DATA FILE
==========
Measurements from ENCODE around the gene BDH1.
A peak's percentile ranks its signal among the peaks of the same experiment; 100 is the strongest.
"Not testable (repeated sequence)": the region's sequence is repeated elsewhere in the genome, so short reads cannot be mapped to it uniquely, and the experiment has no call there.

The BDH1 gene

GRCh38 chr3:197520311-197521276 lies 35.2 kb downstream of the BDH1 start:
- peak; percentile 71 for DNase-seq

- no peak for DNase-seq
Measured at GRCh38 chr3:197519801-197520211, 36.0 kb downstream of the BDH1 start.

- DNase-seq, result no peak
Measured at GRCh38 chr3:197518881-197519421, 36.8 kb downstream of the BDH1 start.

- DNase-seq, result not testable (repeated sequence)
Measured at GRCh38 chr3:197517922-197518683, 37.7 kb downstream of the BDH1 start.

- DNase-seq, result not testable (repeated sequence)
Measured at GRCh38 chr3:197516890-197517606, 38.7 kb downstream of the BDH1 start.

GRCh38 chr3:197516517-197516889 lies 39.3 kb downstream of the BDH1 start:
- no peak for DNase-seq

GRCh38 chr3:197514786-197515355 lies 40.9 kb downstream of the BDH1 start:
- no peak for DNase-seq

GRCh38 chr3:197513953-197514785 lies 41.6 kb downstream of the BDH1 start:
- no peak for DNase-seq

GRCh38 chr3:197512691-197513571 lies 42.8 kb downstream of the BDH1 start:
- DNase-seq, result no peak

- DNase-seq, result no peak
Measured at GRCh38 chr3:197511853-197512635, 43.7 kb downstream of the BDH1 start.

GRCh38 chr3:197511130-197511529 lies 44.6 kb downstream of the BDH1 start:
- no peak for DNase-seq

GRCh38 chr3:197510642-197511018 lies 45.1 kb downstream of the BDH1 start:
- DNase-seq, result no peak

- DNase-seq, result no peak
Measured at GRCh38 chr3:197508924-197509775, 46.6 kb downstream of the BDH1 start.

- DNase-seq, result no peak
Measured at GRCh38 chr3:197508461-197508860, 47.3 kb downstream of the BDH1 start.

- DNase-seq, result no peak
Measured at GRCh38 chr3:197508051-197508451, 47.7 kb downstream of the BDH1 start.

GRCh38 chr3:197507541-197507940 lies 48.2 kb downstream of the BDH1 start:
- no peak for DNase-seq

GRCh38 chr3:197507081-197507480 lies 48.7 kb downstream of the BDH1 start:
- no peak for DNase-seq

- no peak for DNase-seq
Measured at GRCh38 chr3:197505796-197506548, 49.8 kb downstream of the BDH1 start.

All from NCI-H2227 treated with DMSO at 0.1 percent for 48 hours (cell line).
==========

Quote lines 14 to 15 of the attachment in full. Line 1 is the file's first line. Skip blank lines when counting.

Measured at GRCh38 chr3:197516890-197517606, 38.7 kb downstream of the BDH1 start.

GRCh38 chr3:197516517-197516889 lies 39.3 kb downstream of the BDH1 start: